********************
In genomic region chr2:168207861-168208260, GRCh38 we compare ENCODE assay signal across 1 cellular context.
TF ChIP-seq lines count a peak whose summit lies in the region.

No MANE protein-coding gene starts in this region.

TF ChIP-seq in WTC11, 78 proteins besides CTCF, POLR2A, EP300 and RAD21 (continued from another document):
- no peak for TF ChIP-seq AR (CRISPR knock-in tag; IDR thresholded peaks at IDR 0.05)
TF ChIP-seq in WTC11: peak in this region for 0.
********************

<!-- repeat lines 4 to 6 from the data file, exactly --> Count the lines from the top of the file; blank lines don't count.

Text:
TF ChIP-seq in WTC11, 78 proteins besides CTCF, POLR2A, EP300 and RAD21 (continued from another document):
- no peak for TF ChIP-seq AR (CRISPR knock-in tag; IDR thresholded peaks at IDR 0.05)
TF ChIP-seq in WTC11: peak in this region for 0.